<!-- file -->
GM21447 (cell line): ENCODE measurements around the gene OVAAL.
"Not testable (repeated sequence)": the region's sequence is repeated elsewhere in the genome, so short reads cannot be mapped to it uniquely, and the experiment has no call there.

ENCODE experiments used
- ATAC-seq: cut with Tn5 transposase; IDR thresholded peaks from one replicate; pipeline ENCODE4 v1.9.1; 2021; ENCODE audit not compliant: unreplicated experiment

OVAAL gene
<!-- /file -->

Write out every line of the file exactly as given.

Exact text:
GM21447 (cell line): ENCODE measurements around the gene OVAAL.
"Not testable (repeated sequence)": the region's sequence is repeated elsewhere in the genome, so short reads cannot be mapped to it uniquely, and the experiment has no call there.

ENCODE experiments used
- ATAC-seq: cut with Tn5 transposase; IDR thresholded peaks from one replicate; pipeline ENCODE4 v1.9.1; 2021; ENCODE audit not compliant: unreplicated experiment

OVAAL gene